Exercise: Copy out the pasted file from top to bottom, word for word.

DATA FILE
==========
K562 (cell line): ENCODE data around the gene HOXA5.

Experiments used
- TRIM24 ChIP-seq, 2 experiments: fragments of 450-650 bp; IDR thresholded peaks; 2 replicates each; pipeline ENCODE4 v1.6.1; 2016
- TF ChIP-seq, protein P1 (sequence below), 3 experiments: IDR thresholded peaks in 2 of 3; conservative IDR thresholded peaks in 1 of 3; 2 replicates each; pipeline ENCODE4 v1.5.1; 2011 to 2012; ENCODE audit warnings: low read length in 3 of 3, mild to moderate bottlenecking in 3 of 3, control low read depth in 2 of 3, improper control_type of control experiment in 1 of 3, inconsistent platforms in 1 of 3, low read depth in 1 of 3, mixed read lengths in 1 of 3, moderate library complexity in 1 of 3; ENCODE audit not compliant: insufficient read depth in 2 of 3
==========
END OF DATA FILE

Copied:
K562 (cell line): ENCODE data around the gene HOXA5.

Experiments used
- TRIM24 ChIP-seq, 2 experiments: fragments of 450-650 bp; IDR thresholded peaks; 2 replicates each; pipeline ENCODE4 v1.6.1; 2016
- TF ChIP-seq, protein P1 (sequence below), 3 experiments: IDR thresholded peaks in 2 of 3; conservative IDR thresholded peaks in 1 of 3; 2 replicates each; pipeline ENCODE4 v1.5.1; 2011 to 2012; ENCODE audit warnings: low read length in 3 of 3, mild to moderate bottlenecking in 3 of 3, control low read depth in 2 of 3, improper control_type of control experiment in 1 of 3, inconsistent platforms in 1 of 3, low read depth in 1 of 3, mixed read lengths in 1 of 3, moderate library complexity in 1 of 3; ENCODE audit not compliant: insufficient read depth in 2 of 3